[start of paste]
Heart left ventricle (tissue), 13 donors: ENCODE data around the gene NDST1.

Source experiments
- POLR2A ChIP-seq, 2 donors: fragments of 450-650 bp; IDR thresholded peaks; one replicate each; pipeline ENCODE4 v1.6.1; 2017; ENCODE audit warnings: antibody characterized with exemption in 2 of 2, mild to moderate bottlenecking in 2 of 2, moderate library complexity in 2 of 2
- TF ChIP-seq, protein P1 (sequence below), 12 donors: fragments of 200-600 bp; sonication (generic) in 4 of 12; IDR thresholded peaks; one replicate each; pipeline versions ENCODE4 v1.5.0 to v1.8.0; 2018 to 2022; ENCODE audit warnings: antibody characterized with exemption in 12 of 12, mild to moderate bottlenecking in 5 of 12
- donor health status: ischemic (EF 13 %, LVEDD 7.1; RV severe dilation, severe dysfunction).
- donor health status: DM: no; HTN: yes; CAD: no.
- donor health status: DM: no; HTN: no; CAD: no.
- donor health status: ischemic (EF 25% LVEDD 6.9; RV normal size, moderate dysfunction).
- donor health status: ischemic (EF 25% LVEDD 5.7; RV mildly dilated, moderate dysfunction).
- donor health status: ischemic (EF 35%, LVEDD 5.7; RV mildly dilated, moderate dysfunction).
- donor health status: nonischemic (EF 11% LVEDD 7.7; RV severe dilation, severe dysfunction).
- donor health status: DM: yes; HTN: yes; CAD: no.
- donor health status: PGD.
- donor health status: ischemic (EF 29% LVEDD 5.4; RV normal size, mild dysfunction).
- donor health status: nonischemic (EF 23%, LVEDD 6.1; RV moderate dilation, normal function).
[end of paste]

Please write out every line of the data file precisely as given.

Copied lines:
Heart left ventricle (tissue), 13 donors: ENCODE data around the gene NDST1.

Source experiments
- POLR2A ChIP-seq, 2 donors: fragments of 450-650 bp; IDR thresholded peaks; one replicate each; pipeline ENCODE4 v1.6.1; 2017; ENCODE audit warnings: antibody characterized with exemption in 2 of 2, mild to moderate bottlenecking in 2 of 2, moderate library complexity in 2 of 2
- TF ChIP-seq, protein P1 (sequence below), 12 donors: fragments of 200-600 bp; sonication (generic) in 4 of 12; IDR thresholded peaks; one replicate each; pipeline versions ENCODE4 v1.5.0 to v1.8.0; 2018 to 2022; ENCODE audit warnings: antibody characterized with exemption in 12 of 12, mild to moderate bottlenecking in 5 of 12
- donor health status: ischemic (EF 13 %, LVEDD 7.1; RV severe dilation, severe dysfunction).
- donor health status: DM: no; HTN: yes; CAD: no.
- donor health status: DM: no; HTN: no; CAD: no.
- donor health status: ischemic (EF 25% LVEDD 6.9; RV normal size, moderate dysfunction).
- donor health status: ischemic (EF 25% LVEDD 5.7; RV mildly dilated, moderate dysfunction).
- donor health status: ischemic (EF 35%, LVEDD 5.7; RV mildly dilated, moderate dysfunction).
- donor health status: nonischemic (EF 11% LVEDD 7.7; RV severe dilation, severe dysfunction).
- donor health status: DM: yes; HTN: yes; CAD: no.
- donor health status: PGD.
- donor health status: ischemic (EF 29% LVEDD 5.4; RV normal size, mild dysfunction).
- donor health status: nonischemic (EF 23%, LVEDD 6.1; RV moderate dilation, normal function).